As Deepfakes Get Faker, What Does This Mean for Our Future?

We've seen quite a bit of development already over the past year

Two photos of Putin, one that's real and one that's fake.
It's not always easy to tell the real from the fake online.
Getty Images

Editor’s note: Industry consultant Shelly Palmer is taking his popular newsletter and turning it into an Adweek article once per week in an ongoing column titled “Think About This.”

Late last year, I wrote about deepfakes and how, for about 200,000 years, we have relied on our eyes and ears to separate truth from lies and fact from fiction. Even if we ignore the rise of fake news, technology is on the verge of making it impossible to know if what we are seeing and hearing is real or fake.

It’s been less than a year since I wrote that article and the technology has advanced in ways that make last year’s fakes look primitive. Here’s a roundup of the advancements and uses in the past year.

Already illegal: deepnudes

Revenge porn has been outlawed in many jurisdictions around the globe. In July, Virginia became one of the first states to outlaw the sharing of computer-generated pornography (aka deepfakes). It did so by amending an existing law that criminalizes revenge porn, making clear that the category now includes “falsely-created” material.

Scary: DNC deepfake

The Democratic Party deepfaked its own chairman to highlight 2020 concerns. In early August at DEF CON, one of the world’s biggest conventions for hackers, attendees were told DNC chair Tom Perez couldn’t make it for the DNC’s presentation. In lieu of that, he “Skyped in” and chatted. Except he didn’t. Do you know what Perez’s voice sounds like? Neither did those in attendance.

Bob Lord, the DNC’s chief security officer, led the exercise with the help of experts in the field of AI as a way to demonstrate the art-of-the-possible. This is what’s coming leading up to the 2020 election. The video speaks for itself. Please watch it.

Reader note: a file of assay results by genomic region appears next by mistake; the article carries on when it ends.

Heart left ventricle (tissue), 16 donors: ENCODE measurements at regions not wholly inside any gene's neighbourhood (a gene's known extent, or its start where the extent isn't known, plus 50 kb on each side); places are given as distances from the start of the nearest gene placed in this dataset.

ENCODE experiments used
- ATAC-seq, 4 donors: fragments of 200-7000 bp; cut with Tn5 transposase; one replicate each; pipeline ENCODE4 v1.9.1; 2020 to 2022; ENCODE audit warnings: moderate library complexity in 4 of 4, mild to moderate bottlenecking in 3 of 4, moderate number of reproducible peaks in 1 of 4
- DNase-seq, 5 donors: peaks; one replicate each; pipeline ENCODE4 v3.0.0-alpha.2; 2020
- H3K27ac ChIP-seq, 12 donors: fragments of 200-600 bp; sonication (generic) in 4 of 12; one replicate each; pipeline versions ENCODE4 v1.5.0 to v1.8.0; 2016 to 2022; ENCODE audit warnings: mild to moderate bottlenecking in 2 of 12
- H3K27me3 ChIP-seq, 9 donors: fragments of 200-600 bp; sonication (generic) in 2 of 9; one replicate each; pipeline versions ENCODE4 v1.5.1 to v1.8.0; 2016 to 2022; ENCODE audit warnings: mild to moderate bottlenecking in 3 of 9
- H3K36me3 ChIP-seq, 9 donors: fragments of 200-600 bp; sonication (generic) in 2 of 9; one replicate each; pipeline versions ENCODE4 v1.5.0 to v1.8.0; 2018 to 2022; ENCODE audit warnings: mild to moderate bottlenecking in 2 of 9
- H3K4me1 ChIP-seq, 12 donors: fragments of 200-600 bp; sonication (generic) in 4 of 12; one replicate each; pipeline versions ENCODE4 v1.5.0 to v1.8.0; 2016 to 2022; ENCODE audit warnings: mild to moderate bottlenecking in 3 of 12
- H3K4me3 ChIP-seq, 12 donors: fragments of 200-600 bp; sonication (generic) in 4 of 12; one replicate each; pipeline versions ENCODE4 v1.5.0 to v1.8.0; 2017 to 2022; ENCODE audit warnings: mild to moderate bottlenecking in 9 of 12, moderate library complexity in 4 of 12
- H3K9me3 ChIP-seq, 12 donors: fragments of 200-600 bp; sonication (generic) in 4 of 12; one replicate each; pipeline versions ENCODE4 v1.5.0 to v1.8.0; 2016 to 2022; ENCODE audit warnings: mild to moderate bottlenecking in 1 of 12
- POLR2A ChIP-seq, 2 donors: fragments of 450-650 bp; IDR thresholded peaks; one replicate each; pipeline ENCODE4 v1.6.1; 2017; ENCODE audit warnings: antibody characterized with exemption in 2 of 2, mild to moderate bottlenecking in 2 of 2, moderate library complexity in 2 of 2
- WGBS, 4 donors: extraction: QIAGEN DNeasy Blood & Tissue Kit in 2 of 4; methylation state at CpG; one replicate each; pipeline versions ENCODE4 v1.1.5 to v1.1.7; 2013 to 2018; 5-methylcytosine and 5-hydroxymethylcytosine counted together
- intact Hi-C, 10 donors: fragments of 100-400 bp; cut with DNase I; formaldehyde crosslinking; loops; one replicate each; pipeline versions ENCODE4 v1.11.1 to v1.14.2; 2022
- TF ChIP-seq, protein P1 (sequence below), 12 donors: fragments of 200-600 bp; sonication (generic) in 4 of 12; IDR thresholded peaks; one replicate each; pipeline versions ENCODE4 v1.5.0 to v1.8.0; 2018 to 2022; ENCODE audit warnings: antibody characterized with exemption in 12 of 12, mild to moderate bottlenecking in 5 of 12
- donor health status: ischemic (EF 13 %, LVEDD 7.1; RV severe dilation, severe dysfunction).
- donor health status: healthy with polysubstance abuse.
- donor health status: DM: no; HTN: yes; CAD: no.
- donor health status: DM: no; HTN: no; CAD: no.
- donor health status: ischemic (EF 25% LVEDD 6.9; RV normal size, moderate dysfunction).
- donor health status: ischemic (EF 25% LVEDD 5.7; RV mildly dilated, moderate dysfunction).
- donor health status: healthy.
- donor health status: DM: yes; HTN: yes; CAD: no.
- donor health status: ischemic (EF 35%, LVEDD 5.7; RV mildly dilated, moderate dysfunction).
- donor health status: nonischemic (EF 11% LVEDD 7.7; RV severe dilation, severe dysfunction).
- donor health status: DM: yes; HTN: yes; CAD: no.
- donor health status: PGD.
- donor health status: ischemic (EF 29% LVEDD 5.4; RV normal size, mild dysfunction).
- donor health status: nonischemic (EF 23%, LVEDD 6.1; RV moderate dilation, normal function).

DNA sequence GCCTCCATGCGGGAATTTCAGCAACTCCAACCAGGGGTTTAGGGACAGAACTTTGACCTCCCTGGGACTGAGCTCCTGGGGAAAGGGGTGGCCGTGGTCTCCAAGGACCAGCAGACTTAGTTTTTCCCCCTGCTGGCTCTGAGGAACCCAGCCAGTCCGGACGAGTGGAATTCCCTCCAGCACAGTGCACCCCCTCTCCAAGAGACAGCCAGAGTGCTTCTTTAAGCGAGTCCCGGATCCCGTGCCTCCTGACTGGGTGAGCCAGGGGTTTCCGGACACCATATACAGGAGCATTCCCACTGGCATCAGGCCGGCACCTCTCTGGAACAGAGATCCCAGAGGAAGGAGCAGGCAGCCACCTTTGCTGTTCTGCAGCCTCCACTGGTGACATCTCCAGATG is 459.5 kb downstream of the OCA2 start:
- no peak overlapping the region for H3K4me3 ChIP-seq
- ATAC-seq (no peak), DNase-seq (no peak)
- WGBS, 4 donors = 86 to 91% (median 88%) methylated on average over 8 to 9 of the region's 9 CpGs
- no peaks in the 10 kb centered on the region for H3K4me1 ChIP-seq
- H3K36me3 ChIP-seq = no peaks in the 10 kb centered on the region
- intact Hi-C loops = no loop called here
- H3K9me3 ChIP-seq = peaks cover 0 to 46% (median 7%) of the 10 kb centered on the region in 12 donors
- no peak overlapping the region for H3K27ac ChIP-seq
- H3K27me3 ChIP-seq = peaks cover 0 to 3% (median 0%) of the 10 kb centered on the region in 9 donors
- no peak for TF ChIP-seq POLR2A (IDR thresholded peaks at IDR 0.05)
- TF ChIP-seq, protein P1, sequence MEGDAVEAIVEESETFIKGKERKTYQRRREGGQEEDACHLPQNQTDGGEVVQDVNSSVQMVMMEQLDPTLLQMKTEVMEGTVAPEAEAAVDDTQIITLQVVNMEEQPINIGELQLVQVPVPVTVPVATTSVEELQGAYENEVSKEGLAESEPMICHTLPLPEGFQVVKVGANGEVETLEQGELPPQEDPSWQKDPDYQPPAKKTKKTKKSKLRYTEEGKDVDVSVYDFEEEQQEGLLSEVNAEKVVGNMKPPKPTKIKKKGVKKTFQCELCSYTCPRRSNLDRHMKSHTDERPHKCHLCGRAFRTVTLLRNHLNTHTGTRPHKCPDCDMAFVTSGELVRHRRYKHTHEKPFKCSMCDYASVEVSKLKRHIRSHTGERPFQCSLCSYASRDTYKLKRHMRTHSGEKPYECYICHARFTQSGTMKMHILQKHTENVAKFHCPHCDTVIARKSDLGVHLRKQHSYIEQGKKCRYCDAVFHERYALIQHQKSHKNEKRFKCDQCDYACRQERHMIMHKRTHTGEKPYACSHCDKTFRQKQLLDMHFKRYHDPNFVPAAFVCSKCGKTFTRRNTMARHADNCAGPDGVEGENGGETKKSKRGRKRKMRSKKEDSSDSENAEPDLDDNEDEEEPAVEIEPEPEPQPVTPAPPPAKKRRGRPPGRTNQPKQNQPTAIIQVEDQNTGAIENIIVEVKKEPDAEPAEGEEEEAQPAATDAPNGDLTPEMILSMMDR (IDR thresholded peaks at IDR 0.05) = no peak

Fun: fixing The Lion King

It’s important to remember that not all deepfakes are malicious. After Disney purists didn’t like the computer graphics in this summer’s release of The Lion King, they “fixed” the trailer by melding the original animated version’s character faces onto the new version’s animals. The resulting footage is so well done that it takes a second to realize what you’re looking at.

Somewhere in between: FaceApp

FaceApp, an app on Android and iOS that uses AI to “generate highly realistic transformations of faces in photographs,” burst on the scene this summer. Basically, FaceApp puts the power of deepfakes into your hand, making it a snap to make a person in a photo look older, younger or change genders.

Aside from the mild controversy—including the discovery that every photo uploaded to the app was sent to FaceApp’s cloud servers—the tech here is remarkable. FaceApp has been offering its photo effects since early 2017, but the results have gotten much better in the years since it launched.

While FaceApp has limited features, it’s one of the easiest and most popular deepfake creators available to the masses. Its speed and impressive results make it fun—and also dangerous.

What does this all mean?

The technology behind deepfakes was already easy to find and use last fall, but it’s even more so today. Imagine where it’ll be next summer when the 2020 election is four months away. Did Elizabeth Warren really say that? Was that footage of Bernie Sanders in that attack ad real, or was it a deepfake? As political advertisements already twist candidates’ words and manipulate the truth for the perfect soundbite, can you believe anything you hear when it can all be manufactured on any laptop?

It gets worse

While news cycle after news cycle covered allegations of possible social media manipulation prior to the 2016 election, is anyone ready for what comes next? Let’s quickly imagine how an AI-assisted system will exacerbate the problem.

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